Human Services? That Must be So Rewarding: A Practical Guide for Professional Development, 2e

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9780864331519: Human Services? That Must be So Rewarding: A Practical Guide for Professional Development, 2e

Realizing how and why you're drawn to a profession can greatly enhance your ability to perform your job. Here's an informal, easy way to assess both the personal and practical issues at work in any human services career. Through familiar scenarios, field-tested exercises, and useful checklists, learn how to be more effective in addressing personal motives and goals being sensitive to those who receive services discovering fundamental values for human services developing effective relationships with consumers, colleagues, supervisors, and professionals from other agencies planning for professional development identifying long-term professional goals Like the first edition, this edition focuses on the service provider rather than on the recipient, but new material includes a discussion of changes in the human services field since the late 1980s and information on working with older adults, people with terminal illness, people with AIDS, and victims of crime and domestic violence.

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About the Author:


Gail S. Bernstein, Ph.D., has been working in human services, health care, and education for more than 30 years. Her work with adults of all ages and with adolescents has taken her to group homes, high schools, supported living environments, long-term care facilities, private residential institutions, vocational habilitation programs, inpatient psychiatric hospitals, and outpatient psychotherapy offices. Dr. Bernstein earned her doctorate in 1978 from the University of Wisconsin–Madison, Department of Studies in Behavioral Disabilities, and is a licensed psychologist in Colorado. Her work includes her psychotherapy practice in Denver, training and consultation for helping professionals, and writing for both general and professional audiences in print and electronic media. She has clinical faculty appointments at the University of Denver School of Professional Psychology and the University of Colorado School of Medicine, Department of Psychiatry.

Excerpt. Reprinted by permission. All rights reserved.:

Excerpted from chapter 6 of "Human services? . . . That must be so rewarding." A Practical Guide for Professional Development, Second Edition, by Gail S. Bernstein, Ph.D.

Copyright © 1999 by Paul H. Brookes Publishing Co. All rights reserved.

Working with Difficult People

The last part of this chapter concerns the process of interacting with people whose actions you find frustrating. Examples of difficult behavior include the following: the colleague who smiles and nods when you ask her to do something and then does not do it, the supervisor who yells at you when you say that he has not been clear, or your counterpart at another agency who does not return your calls. These are people with whom it is difficult to work. Their behavior may trigger strong emotional reactions in you, reactions that make it hard to behave calmly and proactively. There are three ways you can respond to people who act in problematic ways: 1) You can try to change their behavior, which is likely to be a slow process with no guarantee of success; 2) you can give in; or 3) you can cope. Coping involves contending with people on equal terms and is a way to establish a balance of power in a relationship (Bramson, 1981). People you find difficult to work with may have power over you; coping is a way to establish a balance of power in the relationship so that you can both get on with business (Bramson, 1981).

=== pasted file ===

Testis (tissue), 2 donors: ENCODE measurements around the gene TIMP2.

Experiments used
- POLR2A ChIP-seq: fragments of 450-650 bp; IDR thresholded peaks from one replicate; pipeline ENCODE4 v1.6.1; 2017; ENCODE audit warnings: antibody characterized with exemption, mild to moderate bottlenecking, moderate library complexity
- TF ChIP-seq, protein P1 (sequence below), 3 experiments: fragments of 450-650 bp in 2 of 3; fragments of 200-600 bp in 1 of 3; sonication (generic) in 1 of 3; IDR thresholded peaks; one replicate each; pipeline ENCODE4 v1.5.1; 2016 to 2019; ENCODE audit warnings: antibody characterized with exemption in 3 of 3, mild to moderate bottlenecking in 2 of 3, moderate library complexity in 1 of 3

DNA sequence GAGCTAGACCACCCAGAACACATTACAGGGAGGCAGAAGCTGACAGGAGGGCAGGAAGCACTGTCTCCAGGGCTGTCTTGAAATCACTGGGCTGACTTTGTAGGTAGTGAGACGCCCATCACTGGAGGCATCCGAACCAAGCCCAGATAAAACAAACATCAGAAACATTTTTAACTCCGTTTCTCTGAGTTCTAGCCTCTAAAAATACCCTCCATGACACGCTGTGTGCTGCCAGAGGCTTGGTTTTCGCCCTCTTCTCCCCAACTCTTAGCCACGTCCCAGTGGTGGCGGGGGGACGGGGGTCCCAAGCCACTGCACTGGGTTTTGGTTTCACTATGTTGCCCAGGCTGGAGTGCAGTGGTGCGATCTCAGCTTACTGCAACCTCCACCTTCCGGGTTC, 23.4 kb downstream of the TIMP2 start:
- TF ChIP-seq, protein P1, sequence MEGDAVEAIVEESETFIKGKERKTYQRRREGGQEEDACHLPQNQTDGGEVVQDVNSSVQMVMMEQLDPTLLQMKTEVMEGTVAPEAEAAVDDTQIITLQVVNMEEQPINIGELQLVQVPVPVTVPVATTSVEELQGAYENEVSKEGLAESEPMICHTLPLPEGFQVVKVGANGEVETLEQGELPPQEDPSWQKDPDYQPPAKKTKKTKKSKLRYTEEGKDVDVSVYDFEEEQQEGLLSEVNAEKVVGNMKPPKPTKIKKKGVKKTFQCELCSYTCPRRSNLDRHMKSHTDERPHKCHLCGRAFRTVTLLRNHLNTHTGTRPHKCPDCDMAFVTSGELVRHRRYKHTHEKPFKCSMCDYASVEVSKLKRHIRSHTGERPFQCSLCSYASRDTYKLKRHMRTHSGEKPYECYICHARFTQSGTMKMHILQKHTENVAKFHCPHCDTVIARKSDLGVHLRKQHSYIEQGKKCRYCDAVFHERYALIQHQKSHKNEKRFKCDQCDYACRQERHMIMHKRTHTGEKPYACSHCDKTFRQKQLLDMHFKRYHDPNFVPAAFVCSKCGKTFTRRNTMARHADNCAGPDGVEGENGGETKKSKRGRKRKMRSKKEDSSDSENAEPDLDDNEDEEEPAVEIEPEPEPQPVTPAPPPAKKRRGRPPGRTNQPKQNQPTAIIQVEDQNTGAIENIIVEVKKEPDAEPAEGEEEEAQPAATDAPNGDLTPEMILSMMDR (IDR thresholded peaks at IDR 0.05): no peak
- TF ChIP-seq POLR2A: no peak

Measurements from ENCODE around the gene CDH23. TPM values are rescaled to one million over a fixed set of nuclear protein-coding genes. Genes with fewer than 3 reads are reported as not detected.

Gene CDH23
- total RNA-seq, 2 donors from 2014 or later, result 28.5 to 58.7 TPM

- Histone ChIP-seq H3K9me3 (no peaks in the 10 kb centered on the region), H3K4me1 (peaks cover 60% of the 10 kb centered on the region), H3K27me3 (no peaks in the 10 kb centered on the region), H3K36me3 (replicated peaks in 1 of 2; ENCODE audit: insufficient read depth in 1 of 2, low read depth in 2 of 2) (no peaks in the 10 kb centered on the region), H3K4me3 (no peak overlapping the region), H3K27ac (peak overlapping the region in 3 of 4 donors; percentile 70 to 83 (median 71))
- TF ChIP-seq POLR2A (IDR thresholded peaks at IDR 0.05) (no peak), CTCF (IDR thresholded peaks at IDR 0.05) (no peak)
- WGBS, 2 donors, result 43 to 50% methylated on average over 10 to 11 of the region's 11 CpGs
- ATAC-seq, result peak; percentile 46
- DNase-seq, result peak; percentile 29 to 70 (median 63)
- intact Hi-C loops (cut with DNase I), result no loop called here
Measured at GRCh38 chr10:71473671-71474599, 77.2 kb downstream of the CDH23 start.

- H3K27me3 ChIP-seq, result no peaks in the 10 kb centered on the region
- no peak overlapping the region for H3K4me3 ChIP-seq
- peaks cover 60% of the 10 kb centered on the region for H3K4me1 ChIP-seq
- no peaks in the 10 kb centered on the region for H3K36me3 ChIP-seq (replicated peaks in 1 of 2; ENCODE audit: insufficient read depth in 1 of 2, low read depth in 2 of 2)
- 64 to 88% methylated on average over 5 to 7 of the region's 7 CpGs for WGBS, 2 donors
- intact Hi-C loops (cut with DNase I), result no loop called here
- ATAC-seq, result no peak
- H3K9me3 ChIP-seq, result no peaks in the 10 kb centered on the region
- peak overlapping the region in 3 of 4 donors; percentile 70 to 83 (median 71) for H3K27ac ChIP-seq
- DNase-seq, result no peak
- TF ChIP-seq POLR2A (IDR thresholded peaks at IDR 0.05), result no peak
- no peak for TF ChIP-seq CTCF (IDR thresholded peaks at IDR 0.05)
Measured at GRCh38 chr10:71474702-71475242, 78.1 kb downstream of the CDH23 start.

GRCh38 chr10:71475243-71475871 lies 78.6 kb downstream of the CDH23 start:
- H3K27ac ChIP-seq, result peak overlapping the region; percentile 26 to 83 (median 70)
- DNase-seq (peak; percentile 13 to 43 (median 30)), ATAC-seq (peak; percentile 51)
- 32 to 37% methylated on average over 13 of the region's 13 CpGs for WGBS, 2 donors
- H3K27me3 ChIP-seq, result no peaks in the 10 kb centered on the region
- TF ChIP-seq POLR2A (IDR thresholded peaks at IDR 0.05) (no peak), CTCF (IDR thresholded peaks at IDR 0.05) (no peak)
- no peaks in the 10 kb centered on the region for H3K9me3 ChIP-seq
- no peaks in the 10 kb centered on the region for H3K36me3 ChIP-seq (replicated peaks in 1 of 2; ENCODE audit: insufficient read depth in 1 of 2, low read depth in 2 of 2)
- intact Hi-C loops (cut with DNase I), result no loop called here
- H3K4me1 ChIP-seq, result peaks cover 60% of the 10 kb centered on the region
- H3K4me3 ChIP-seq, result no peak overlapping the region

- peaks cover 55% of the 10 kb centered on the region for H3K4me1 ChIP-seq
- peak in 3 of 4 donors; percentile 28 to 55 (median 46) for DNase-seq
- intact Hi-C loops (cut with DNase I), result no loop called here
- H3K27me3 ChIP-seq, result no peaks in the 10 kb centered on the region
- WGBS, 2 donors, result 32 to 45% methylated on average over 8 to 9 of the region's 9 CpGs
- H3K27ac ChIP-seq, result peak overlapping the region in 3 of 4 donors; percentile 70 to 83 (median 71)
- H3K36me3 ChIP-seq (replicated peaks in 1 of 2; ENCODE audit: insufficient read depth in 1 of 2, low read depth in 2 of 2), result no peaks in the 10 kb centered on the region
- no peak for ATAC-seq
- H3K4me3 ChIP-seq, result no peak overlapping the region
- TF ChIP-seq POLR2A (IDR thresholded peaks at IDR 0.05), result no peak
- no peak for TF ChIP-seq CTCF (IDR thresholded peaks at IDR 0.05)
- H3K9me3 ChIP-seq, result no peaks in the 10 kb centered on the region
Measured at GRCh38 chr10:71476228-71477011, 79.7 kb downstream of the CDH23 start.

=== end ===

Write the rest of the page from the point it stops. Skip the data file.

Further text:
Suppose you work with someone you find difficult. You are constantly exasperated and frustrated by interactions with this person and, as a result, are unable to complete an important part of your job. You find yourself reacting to this person, rather than planning how to handle difficult situations in advance. Simply reacting will not help you in the long run because it places the difficult person in control. The following steps are designed to help you to proactively cope with the problem.

1. Is this a consistent problem? Ask yourself whether the person acts this way all the time or just in the current situation. If the problem is not one you typically have with this person, you may want to sit down with her and ask what is happening. If the problem is a continual one, move on to Step 2.

2. Get some distance from the situation. Choose a time and a place that remove you enough so that you can consider the problem calmly. For instance, if your problem is with the person in the office next to yours, then you may want to leave your office and find a quiet place farther away.

3. Describe in detail, preferably in writing, the behavior of the person you find difficult. For example, the following is Tyrone's description of a colleague who is a complainer. Every time Tyrone says more than "hello" to him, the colleague has something to complain about. Some of the things the colleague has said recently are as follows: